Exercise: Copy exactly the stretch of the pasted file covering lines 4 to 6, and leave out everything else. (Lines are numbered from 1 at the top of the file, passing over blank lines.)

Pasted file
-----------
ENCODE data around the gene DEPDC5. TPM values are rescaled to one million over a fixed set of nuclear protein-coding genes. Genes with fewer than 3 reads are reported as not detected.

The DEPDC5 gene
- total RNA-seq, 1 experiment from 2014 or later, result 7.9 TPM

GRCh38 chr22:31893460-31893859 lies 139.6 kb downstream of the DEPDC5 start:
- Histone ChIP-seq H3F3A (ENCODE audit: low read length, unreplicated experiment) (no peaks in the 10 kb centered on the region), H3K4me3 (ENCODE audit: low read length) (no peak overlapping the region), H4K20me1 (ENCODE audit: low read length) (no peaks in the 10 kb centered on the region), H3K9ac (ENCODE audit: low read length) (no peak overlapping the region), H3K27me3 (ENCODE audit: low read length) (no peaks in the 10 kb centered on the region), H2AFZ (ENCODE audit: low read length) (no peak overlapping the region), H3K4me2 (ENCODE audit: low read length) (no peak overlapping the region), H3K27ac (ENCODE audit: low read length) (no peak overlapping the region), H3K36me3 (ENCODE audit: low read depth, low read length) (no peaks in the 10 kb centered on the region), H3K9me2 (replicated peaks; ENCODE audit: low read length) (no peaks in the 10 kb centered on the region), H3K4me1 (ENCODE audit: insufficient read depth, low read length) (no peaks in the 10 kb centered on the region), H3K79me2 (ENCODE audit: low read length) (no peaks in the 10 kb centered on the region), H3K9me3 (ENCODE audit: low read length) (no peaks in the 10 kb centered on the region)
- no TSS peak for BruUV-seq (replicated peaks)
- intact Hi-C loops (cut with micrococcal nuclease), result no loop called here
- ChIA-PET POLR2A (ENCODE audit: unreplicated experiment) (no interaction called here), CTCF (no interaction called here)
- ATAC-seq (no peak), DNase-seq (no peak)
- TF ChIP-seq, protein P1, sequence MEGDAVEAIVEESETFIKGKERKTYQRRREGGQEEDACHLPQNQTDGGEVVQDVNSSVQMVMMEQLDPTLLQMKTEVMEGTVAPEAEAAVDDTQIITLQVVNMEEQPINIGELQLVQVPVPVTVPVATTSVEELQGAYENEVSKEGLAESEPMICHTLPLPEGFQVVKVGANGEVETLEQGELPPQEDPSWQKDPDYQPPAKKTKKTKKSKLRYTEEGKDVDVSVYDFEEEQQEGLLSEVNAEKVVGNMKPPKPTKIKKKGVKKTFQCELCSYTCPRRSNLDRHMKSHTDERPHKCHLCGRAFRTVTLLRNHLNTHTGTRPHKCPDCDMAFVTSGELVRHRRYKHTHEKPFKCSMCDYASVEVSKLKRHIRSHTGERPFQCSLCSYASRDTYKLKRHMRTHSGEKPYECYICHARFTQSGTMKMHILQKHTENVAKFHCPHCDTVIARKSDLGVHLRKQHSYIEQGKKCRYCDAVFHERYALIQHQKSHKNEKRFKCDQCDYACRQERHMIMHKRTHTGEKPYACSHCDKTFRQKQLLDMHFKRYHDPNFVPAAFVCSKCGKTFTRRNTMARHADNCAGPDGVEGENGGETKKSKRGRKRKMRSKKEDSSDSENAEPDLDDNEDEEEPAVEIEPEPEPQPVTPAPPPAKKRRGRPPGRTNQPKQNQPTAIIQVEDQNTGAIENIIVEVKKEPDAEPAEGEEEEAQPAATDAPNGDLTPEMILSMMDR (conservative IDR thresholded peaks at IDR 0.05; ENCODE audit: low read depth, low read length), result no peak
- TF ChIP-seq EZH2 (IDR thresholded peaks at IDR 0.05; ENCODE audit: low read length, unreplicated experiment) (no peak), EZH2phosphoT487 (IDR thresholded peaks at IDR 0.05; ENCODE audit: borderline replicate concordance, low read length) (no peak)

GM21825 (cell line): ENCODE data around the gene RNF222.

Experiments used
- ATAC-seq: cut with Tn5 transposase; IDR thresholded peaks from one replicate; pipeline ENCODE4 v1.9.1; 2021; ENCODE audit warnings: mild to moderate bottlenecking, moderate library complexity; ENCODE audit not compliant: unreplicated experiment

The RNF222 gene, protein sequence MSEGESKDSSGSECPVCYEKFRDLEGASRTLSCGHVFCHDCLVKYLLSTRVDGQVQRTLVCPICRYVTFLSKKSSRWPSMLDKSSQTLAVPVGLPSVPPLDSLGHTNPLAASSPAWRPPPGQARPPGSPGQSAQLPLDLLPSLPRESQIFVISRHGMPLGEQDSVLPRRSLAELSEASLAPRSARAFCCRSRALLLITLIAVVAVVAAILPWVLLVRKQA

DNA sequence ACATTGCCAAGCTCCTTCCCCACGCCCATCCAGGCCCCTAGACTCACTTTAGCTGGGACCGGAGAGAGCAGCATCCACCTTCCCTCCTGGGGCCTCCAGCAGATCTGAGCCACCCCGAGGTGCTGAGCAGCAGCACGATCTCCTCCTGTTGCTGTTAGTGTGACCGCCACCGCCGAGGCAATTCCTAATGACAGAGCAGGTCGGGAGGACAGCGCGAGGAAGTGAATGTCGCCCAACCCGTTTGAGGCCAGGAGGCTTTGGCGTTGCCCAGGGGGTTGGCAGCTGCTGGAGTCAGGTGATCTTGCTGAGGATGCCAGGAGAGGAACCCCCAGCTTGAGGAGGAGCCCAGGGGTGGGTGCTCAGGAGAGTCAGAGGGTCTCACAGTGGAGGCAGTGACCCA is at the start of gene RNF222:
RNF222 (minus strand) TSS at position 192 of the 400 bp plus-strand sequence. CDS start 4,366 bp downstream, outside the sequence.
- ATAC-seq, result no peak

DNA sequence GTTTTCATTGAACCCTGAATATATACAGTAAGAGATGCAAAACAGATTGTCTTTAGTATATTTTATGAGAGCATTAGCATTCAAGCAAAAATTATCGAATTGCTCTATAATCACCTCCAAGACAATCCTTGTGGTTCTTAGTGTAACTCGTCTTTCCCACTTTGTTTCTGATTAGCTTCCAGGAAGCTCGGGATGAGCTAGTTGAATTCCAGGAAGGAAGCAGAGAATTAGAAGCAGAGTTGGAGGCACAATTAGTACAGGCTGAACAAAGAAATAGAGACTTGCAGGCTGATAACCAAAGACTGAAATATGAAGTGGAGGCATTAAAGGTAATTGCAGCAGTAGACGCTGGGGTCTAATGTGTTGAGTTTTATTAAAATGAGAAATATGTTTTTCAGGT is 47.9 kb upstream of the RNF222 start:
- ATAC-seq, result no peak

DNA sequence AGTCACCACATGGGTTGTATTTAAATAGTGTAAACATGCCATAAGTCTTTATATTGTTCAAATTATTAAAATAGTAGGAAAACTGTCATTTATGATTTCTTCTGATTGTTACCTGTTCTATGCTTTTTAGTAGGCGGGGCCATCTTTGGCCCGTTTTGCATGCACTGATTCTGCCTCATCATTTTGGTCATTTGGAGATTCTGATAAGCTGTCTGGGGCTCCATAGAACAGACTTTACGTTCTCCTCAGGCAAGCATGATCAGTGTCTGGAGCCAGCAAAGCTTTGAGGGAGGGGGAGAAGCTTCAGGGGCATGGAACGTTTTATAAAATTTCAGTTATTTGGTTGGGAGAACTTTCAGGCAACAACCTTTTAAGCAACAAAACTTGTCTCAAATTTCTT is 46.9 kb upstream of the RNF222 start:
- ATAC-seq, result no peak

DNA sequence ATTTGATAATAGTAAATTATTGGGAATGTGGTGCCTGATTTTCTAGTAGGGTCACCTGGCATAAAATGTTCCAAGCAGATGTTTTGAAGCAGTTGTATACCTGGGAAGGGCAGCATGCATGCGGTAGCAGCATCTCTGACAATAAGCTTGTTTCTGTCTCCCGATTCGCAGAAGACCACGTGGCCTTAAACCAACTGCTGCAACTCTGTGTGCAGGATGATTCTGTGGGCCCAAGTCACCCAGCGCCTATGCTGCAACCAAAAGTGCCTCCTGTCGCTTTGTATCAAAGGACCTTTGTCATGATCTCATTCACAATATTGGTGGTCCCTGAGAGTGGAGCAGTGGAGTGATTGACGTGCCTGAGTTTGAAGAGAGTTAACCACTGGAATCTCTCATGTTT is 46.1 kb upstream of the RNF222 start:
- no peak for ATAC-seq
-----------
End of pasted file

GRCh38 chr22:31893460-31893859 lies 139.6 kb downstream of the DEPDC5 start:
- Histone ChIP-seq H3F3A (ENCODE audit: low read length, unreplicated experiment) (no peaks in the 10 kb centered on the region), H3K4me3 (ENCODE audit: low read length) (no peak overlapping the region), H4K20me1 (ENCODE audit: low read length) (no peaks in the 10 kb centered on the region), H3K9ac (ENCODE audit: low read length) (no peak overlapping the region), H3K27me3 (ENCODE audit: low read length) (no peaks in the 10 kb centered on the region), H2AFZ (ENCODE audit: low read length) (no peak overlapping the region), H3K4me2 (ENCODE audit: low read length) (no peak overlapping the region), H3K27ac (ENCODE audit: low read length) (no peak overlapping the region), H3K36me3 (ENCODE audit: low read depth, low read length) (no peaks in the 10 kb centered on the region), H3K9me2 (replicated peaks; ENCODE audit: low read length) (no peaks in the 10 kb centered on the region), H3K4me1 (ENCODE audit: insufficient read depth, low read length) (no peaks in the 10 kb centered on the region), H3K79me2 (ENCODE audit: low read length) (no peaks in the 10 kb centered on the region), H3K9me3 (ENCODE audit: low read length) (no peaks in the 10 kb centered on the region)
- no TSS peak for BruUV-seq (replicated peaks)